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How Can Technology Partnerships Help Community Physicians?
Posted by The HCI Group
on May 13, 2015 at 3:36 PM

The HCI Group Technology PartnershipsScott Jacobs, Vice President HCI's Outreach Services takes a look at how technology partnerships can benefit community physicians.

Provisions from the Centers for Medicare & Medicaid Services (CMS) and other regulatory requirements will drive the independent physician, physician group and small hospital to seek assistance from a host or larger organization.

They must belong to at least one affordable care organization (ACO), for example, in the near future. Otherwise, they will have virtually no patients.

Traditionally, hospitals have employed physicians and then not employed physicians as the regulatory environment cycled back and forth through the last several decades. Today, hospitals, even the large systems and integrated delivery networks (IDNs), do not have the resources to employ large enough numbers of physicians to satisfy the “big data” requirements needed to manage patient populations.

A community engagement strategy provides a solution. These strategies can come in many forms but many organizations are finding that extending their electronic health record (EHR) system is the cost-effective way to grow their network due to increases in the capabilities and lower costs of EHR technology.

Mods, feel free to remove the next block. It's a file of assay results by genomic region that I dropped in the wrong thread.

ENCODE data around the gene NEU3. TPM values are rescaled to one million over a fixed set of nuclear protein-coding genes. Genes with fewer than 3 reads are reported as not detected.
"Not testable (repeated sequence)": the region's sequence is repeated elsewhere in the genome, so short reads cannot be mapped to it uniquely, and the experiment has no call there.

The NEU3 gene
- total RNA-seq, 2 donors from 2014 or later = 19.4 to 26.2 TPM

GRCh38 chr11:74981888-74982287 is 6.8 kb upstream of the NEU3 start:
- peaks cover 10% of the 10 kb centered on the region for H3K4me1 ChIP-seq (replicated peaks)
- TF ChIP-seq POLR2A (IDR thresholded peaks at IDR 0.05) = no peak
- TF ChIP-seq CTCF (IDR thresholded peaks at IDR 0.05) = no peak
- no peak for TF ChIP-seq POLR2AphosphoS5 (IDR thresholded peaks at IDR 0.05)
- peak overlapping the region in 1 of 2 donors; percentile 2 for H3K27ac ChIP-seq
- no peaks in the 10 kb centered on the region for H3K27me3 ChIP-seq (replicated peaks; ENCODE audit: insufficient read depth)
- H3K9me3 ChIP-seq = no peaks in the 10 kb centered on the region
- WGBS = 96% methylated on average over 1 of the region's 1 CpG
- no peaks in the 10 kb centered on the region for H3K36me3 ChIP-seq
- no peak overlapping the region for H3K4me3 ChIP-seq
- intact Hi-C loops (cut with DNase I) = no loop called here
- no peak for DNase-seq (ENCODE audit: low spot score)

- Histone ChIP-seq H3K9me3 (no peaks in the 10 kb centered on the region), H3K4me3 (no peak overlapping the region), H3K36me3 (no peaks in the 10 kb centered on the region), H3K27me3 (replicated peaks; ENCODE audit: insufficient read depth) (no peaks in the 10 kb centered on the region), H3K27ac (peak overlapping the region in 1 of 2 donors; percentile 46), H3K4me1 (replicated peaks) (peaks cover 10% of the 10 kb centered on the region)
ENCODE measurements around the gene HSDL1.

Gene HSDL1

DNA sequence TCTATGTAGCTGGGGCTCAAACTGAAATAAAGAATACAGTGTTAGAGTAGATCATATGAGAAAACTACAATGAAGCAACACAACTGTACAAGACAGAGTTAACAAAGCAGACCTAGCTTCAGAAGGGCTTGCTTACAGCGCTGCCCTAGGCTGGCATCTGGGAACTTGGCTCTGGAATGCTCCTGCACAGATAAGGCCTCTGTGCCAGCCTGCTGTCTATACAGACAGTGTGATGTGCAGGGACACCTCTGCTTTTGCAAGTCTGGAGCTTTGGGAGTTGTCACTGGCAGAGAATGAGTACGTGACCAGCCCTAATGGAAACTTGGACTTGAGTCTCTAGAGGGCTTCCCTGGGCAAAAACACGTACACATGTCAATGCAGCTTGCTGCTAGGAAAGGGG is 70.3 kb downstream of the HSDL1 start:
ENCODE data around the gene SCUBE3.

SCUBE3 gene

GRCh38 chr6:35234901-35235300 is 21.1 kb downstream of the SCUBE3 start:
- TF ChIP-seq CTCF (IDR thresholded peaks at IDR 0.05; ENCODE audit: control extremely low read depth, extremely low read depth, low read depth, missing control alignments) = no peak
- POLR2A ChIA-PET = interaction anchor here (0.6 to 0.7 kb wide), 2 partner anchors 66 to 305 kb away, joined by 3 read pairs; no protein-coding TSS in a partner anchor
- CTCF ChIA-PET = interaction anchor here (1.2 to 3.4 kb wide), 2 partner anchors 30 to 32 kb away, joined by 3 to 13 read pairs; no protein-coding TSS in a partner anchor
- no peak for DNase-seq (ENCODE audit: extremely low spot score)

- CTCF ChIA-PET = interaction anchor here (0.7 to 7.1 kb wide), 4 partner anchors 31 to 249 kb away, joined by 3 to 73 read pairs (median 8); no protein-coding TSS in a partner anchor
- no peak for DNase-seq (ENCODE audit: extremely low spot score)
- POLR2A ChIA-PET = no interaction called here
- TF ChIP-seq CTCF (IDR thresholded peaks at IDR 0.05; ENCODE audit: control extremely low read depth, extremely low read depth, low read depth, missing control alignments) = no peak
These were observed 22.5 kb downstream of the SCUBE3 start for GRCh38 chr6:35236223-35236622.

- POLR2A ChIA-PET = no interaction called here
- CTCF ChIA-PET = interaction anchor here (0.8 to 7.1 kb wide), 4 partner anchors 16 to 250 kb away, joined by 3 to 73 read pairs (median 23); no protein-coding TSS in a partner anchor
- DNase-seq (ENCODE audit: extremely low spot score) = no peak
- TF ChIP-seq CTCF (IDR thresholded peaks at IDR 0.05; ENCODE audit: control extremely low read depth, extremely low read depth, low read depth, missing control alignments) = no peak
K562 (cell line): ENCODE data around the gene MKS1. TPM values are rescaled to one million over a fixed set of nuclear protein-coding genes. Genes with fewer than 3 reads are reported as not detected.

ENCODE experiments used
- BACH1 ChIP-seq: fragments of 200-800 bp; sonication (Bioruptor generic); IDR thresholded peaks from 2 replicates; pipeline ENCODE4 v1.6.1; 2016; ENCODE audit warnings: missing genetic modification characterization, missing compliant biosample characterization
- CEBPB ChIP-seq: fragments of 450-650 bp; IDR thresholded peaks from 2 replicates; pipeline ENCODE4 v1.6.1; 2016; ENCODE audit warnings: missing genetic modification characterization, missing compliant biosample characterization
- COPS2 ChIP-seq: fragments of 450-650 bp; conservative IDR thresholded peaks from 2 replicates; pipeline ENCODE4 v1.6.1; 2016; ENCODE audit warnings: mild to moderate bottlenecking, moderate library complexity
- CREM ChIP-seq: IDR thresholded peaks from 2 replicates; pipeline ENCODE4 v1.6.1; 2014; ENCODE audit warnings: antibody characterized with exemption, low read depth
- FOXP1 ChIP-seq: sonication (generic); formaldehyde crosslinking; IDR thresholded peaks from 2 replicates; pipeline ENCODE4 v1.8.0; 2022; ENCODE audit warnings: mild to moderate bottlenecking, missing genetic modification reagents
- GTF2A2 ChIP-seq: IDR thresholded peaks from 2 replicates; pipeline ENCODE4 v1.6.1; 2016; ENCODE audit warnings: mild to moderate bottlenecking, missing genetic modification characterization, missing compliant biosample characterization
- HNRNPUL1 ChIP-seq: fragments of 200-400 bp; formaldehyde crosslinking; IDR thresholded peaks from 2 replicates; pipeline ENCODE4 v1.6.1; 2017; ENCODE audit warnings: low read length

Download Epic Community Connect 6 Reasons Hospital IT Outreach Projects Fail

These community outreach programs cost a tiny fraction of what it would require to purchase or merge with a provider organization or small hospital and yet they still produce the majority of the benefits of a traditional “merger.” An extension program, or “data merger” as it is also called, can offer affordable technology solutions while maintaining the fiercely independent physician’s ability to practice medicine in the way they desire. The physician receives a host of benefits from this arrangement in addition to remaining independent: a robust IT infrastructure with security and professional management, world class EHR and other systems, informatics reporting for Meaningful Use and means to fulfill other regulatory reporting requirements that are not conducted by clinical staff for example.

In marketing your community outreach program, you must begin with physician leadership and champions as well as existing customers. Successful marketing campaigns are best when your offering goes ‘viral’ in the physician’s lounge, but getting there takes work and a plan. Often programs are well designed and have technically precise project plans; yet the community has never heard of your offering.

You are competing with companies that spend millions on marketing to your potential customers. They have slick brochures, fancy websites and smooth talking sales staff. You have none of this but what you do have is more valuable than anything they can bring to bear. You have a relationship.

You can succeed by leveraging your relationship with the community through grand rounds, graduate medical education (GME) sessions, section meetings, physician newsletters, MSO or Foundation meetings and Medical staff meetings in addition to “traditional” marketing efforts.

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